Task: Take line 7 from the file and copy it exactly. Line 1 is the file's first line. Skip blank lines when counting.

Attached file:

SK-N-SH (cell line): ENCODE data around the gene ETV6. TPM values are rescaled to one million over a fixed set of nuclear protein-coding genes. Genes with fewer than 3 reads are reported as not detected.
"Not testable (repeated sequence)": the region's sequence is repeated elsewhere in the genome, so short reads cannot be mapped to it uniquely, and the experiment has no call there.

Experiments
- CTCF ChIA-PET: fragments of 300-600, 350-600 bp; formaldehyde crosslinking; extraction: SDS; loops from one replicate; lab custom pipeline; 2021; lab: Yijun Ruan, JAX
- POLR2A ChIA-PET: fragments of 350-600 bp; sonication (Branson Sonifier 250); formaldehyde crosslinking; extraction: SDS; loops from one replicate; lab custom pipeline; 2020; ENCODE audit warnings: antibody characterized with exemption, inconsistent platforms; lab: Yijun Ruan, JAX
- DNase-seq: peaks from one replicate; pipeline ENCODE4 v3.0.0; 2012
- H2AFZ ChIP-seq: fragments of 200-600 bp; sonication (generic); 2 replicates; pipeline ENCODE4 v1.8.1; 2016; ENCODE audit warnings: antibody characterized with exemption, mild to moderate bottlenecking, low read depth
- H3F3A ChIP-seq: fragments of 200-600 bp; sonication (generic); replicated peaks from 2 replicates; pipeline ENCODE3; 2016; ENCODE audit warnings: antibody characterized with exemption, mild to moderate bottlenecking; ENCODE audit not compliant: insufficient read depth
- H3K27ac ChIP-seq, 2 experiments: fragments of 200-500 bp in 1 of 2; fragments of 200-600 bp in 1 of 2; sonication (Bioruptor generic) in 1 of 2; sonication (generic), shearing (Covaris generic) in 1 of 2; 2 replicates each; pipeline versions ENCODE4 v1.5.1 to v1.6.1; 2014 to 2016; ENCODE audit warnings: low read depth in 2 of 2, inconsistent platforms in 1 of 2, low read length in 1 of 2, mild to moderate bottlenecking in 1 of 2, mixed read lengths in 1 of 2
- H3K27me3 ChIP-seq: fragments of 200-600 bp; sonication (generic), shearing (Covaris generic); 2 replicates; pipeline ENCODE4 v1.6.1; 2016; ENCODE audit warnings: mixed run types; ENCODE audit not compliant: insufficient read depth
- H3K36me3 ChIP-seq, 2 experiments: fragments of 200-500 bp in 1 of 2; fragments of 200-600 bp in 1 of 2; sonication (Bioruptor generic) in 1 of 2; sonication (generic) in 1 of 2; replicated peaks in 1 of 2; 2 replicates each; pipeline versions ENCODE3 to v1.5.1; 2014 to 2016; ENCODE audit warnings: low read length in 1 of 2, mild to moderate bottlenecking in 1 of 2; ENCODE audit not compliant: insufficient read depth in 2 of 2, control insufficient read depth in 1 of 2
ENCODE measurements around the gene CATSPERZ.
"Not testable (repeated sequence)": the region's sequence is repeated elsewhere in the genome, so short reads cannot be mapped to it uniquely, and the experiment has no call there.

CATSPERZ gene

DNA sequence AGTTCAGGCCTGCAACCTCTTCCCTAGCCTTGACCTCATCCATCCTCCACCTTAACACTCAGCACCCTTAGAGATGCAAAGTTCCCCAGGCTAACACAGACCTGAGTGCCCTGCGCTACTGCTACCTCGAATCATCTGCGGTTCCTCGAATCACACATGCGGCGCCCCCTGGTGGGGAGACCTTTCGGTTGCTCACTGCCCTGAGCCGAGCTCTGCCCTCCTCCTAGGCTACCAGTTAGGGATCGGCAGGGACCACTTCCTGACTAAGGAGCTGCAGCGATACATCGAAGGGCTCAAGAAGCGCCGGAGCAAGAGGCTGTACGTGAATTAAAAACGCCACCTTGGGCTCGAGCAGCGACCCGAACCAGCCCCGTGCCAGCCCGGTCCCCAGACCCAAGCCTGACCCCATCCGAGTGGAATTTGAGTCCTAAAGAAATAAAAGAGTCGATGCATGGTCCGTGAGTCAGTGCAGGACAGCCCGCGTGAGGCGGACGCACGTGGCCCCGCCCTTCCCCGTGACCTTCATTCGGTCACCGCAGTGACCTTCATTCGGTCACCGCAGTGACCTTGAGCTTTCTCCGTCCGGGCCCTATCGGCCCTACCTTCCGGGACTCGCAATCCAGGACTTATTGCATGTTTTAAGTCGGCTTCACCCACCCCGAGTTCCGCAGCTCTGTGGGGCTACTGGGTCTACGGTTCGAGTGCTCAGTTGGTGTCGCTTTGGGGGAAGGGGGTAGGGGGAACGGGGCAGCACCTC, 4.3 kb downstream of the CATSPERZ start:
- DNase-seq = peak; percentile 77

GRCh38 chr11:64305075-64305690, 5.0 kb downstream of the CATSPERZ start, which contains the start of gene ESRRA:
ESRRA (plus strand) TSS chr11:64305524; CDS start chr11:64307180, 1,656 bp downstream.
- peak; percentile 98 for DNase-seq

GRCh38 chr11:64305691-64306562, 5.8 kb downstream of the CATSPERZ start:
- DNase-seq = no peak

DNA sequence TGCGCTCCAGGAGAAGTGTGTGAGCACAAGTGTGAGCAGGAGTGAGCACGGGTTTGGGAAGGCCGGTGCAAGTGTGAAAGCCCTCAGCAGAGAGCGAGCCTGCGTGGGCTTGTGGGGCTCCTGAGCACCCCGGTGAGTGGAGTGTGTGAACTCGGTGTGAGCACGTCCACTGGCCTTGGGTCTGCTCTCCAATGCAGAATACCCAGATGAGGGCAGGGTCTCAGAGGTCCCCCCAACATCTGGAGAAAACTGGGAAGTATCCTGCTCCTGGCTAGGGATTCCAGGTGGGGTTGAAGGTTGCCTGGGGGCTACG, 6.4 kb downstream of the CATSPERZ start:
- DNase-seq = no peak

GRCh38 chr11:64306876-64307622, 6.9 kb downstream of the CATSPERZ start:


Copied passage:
- H2AFZ ChIP-seq: fragments of 200-600 bp; sonication (generic); 2 replicates; pipeline ENCODE4 v1.8.1; 2016; ENCODE audit warnings: antibody characterized with exemption, mild to moderate bottlenecking, low read depth